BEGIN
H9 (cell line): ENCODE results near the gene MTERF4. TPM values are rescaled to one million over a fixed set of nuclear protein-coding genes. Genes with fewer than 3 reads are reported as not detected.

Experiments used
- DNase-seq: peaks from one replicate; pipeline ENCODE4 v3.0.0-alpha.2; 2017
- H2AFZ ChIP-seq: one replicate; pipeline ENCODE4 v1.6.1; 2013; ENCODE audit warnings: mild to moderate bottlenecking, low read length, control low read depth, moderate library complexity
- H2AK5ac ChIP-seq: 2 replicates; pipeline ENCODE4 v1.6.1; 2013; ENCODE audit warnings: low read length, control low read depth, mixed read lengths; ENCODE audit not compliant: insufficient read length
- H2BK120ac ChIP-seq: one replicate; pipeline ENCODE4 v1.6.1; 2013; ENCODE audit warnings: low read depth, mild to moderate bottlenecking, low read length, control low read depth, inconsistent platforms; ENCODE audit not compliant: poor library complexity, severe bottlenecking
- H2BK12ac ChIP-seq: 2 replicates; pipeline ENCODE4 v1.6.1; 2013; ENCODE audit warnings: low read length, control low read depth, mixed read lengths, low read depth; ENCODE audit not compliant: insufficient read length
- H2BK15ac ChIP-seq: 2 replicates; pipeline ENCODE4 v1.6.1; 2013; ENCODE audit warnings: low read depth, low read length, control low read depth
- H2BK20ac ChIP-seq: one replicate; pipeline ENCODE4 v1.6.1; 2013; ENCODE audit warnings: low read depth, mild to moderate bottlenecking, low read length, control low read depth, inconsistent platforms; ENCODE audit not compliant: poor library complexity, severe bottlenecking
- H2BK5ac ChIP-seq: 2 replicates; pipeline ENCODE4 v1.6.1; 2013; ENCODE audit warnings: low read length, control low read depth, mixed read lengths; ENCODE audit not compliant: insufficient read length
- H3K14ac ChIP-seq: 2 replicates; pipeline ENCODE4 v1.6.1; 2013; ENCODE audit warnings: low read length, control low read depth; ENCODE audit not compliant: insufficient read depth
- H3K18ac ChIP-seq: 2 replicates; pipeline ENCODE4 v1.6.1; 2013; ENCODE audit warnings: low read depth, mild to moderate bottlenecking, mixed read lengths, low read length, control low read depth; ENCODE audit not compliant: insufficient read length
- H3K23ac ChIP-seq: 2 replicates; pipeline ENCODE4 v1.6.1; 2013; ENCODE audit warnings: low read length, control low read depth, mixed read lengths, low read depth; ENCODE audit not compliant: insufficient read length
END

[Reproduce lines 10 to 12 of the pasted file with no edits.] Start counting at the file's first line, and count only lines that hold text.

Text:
- H2BK5ac ChIP-seq: 2 replicates; pipeline ENCODE4 v1.6.1; 2013; ENCODE audit warnings: low read length, control low read depth, mixed read lengths; ENCODE audit not compliant: insufficient read length
- H3K14ac ChIP-seq: 2 replicates; pipeline ENCODE4 v1.6.1; 2013; ENCODE audit warnings: low read length, control low read depth; ENCODE audit not compliant: insufficient read depth
- H3K18ac ChIP-seq: 2 replicates; pipeline ENCODE4 v1.6.1; 2013; ENCODE audit warnings: low read depth, mild to moderate bottlenecking, mixed read lengths, low read length, control low read depth; ENCODE audit not compliant: insufficient read length